An International Outlook

Feature Article | May 26, 2004 by admin

Anderson states that IT software spending is starting to come back. He noted that in the late ’90s, software spending was running close to 15 percent, due in part to the Y2K conversion. In 2004, IT software budget increases worldwide are forecasted to be back up to 7.6 percent, with much of the spending projected to take place in the lower to upper midsize business market (100-1000 employees and $100 million to $500 million in revenue).
The North American SMB business application market, comprised of CRM, ERP, and SCM license sales, continues to outpace the sale of these same solutions to larger enterprises. Gartner Dataquest projects the SMB application software market to achieve a five-year compound annual growth rate (CAGR) of 3.43 percent through 2007, growing from $1.45B U.S. in 2002 to $1.7B in 2007.
Almost half of the SMBs surveyed by Gartner (47 percent) plan to increase spending in 2004; 28 percent will hold the line, while the remainder plan to reduce their IT spending. SMB spending is motivated by several factors:

  • Desire to add or extend lines of business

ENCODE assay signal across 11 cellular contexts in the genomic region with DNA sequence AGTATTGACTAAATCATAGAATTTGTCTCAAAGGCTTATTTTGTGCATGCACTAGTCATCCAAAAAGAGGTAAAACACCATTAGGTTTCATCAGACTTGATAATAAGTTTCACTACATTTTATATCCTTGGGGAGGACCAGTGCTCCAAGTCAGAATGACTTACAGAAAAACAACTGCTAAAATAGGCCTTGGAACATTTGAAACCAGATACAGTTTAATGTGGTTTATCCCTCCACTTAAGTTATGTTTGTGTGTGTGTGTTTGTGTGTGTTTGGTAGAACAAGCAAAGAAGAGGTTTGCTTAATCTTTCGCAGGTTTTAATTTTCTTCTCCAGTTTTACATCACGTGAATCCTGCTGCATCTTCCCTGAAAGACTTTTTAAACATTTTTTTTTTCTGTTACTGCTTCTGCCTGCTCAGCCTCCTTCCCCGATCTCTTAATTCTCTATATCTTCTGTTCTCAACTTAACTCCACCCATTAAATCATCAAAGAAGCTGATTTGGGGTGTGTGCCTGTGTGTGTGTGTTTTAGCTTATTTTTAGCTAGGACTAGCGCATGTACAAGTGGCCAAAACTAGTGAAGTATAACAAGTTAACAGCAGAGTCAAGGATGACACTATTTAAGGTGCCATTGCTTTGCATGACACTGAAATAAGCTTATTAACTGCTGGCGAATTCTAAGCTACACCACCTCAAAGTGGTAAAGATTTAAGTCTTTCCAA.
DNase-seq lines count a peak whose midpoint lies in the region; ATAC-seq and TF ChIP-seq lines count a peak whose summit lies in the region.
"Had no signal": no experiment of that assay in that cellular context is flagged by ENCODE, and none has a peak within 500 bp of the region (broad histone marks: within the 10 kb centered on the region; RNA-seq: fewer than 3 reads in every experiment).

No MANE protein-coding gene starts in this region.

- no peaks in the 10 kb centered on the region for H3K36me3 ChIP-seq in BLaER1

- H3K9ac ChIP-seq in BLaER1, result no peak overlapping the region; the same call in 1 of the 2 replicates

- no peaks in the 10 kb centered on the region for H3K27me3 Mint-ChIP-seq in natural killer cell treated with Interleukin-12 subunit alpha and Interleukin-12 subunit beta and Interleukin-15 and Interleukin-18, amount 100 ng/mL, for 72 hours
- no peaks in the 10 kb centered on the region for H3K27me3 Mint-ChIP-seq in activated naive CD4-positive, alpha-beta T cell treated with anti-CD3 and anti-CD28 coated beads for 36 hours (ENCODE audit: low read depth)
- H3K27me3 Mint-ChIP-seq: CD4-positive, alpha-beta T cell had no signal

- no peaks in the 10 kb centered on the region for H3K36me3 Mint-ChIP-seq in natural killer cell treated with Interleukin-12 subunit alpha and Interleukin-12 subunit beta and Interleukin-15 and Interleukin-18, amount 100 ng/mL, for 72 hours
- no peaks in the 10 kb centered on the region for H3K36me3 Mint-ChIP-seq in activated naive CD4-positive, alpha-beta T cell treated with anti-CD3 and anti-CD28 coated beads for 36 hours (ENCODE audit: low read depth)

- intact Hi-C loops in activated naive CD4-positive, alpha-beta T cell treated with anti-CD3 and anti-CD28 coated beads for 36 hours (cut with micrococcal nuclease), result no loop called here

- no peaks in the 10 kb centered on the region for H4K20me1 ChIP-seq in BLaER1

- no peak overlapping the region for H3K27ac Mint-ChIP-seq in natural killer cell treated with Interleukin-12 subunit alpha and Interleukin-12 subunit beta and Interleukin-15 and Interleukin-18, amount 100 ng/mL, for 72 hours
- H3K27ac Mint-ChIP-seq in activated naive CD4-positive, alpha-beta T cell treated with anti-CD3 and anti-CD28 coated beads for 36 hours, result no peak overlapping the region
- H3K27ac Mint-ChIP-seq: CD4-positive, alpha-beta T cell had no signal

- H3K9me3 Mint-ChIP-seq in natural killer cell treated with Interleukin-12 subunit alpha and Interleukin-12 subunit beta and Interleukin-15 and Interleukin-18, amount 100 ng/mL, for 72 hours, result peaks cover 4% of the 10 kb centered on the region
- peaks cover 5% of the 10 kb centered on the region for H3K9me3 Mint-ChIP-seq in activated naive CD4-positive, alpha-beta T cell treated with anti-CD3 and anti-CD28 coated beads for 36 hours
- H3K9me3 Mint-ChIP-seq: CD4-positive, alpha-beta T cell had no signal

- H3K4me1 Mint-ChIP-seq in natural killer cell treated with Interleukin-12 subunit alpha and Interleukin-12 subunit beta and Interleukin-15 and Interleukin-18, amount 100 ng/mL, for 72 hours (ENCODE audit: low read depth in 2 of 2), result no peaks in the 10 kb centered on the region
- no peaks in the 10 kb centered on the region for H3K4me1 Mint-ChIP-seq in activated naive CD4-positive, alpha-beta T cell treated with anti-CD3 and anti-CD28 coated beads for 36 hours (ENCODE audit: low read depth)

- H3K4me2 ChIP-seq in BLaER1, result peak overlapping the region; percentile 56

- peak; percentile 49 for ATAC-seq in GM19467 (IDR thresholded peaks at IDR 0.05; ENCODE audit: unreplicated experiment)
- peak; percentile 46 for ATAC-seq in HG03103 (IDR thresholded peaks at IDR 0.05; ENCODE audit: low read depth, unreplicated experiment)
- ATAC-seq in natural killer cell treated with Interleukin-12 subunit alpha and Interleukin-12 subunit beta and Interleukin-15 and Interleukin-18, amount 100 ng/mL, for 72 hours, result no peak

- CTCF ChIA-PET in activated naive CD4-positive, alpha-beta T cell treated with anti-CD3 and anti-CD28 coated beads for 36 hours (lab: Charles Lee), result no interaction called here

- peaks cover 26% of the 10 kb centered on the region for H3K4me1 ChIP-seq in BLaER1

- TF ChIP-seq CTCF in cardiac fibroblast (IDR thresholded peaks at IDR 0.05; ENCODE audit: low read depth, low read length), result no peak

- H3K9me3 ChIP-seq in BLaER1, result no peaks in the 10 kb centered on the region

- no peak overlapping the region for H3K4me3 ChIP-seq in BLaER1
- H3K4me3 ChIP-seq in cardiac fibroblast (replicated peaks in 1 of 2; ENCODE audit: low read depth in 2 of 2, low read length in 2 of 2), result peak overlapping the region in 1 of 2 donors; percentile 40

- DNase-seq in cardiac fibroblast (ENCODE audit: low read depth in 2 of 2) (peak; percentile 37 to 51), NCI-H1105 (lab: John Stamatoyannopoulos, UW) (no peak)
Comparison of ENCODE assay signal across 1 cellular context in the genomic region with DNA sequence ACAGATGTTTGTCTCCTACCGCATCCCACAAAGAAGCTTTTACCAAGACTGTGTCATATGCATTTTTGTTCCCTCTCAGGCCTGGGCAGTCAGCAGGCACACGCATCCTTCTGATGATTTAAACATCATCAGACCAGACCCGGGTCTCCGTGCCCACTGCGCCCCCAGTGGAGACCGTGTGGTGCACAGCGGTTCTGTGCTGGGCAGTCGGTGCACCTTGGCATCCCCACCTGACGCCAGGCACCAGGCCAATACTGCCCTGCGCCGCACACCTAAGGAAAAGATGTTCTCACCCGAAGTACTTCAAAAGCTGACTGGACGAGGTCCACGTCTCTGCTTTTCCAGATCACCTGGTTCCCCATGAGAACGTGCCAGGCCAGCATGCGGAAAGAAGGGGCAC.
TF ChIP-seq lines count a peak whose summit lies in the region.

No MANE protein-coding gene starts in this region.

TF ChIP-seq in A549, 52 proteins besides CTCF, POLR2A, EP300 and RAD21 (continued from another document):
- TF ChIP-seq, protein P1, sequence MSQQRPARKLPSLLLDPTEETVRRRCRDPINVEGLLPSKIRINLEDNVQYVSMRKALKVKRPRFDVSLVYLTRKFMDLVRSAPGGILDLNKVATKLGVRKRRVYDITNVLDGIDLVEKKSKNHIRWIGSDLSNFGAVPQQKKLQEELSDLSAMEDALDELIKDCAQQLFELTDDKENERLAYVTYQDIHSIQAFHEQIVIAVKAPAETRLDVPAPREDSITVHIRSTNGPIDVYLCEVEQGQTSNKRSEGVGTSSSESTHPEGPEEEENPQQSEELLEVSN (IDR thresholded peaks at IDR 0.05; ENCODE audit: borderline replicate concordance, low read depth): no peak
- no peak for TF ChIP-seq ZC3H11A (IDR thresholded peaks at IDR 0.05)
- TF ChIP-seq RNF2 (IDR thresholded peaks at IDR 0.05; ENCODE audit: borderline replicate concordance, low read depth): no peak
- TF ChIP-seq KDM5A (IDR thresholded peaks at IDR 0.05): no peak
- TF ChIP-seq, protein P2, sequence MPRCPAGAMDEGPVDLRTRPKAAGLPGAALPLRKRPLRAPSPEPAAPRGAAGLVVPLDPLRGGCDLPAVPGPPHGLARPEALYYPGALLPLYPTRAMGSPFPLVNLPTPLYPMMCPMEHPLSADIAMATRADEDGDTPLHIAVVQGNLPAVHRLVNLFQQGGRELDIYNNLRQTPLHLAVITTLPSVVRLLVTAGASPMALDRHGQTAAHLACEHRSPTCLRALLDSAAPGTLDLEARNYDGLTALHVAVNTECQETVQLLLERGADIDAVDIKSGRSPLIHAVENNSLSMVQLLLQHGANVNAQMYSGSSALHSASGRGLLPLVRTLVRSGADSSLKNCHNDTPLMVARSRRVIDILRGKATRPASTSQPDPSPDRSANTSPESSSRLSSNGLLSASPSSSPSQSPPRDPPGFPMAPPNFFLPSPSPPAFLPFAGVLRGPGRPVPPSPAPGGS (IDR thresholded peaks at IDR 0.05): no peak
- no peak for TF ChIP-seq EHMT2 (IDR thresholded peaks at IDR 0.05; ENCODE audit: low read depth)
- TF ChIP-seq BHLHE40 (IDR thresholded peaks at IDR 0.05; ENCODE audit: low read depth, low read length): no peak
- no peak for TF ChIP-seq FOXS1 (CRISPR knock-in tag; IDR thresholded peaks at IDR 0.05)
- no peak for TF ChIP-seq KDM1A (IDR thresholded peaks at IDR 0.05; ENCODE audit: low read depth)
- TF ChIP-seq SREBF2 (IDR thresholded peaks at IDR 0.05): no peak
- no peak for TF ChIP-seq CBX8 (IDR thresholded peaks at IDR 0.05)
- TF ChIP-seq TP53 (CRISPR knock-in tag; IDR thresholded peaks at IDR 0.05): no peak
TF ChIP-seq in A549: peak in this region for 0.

• Compliance with regulatory demands such as Sarbanes-Oxley
  • Enhanced revenue generation opportunities
  • Reduction of operating costs
  • Exploitation of existing IT investment

The nature of SMBs

The typical SMB is run by the owner of the business, in one industry or vertical market. The SMB owner may view the business as an extension of himself or herself. There is a great deal of pride in the company, as well as a deep sense of ownership and commitment.
When it comes to IT spending, Anderson categorizes SMB owners as follows:

  • Leading edge: Technology-savvy individuals who are comfortable with and who actively use technology such as the Internet to leverage competitive advantage. About 15 percent of both small and midsize businesses are in this category.
  • Mainstream: Acknowledge and respect the need for properly applied enabling technology, but need help translating and mapping their business problems to solutions. This category accounts for 45 percent of small businesses and 59 percent of midsize companies.
  • Conservative: Cling to the status quo unless compelled to change. About 41 percent of small businesses and 27 percent midsize companies are in this category.

What drives SMBs to purchase business management applications

What would compel the conservative and mainstream SMBs, which account for 85 percent of the small SMBs, to abandon the status quo or seek guidance and support in the purchase of new business management software. Anderson sees a number of internal and external drivers that will affect SMB investments in 2004.